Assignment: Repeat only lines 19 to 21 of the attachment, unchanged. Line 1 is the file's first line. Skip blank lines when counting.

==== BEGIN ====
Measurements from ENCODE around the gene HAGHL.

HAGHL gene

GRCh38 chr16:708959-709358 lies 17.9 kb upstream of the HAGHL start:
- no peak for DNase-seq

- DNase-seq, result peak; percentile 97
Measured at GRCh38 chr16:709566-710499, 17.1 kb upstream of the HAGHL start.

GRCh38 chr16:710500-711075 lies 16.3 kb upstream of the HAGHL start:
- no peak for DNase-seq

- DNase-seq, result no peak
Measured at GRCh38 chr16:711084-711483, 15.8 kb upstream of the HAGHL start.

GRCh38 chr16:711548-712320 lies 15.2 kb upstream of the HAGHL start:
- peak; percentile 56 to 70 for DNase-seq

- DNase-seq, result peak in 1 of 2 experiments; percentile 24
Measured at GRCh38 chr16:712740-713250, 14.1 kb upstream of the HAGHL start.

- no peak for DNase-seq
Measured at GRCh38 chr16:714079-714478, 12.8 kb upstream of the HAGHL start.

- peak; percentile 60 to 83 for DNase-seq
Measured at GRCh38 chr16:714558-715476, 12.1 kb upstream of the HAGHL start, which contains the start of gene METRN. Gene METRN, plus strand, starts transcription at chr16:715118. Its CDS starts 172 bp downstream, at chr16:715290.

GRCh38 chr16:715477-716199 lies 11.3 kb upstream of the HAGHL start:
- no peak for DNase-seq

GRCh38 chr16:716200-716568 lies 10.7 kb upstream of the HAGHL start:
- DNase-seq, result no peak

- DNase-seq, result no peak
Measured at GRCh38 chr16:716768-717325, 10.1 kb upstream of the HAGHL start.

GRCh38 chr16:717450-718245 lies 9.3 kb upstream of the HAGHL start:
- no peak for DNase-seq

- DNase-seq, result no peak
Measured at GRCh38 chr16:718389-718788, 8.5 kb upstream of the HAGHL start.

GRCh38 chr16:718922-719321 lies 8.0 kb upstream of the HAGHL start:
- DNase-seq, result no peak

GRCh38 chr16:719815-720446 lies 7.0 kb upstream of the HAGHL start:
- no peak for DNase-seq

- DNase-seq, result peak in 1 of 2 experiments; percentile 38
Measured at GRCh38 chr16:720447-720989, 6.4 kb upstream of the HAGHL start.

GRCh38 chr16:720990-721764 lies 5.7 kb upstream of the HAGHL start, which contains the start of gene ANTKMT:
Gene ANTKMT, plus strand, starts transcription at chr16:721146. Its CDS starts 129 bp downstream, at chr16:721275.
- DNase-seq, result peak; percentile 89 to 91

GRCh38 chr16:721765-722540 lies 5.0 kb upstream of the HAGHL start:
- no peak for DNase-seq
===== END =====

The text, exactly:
GRCh38 chr16:715477-716199 lies 11.3 kb upstream of the HAGHL start:
- no peak for DNase-seq

GRCh38 chr16:716200-716568 lies 10.7 kb upstream of the HAGHL start: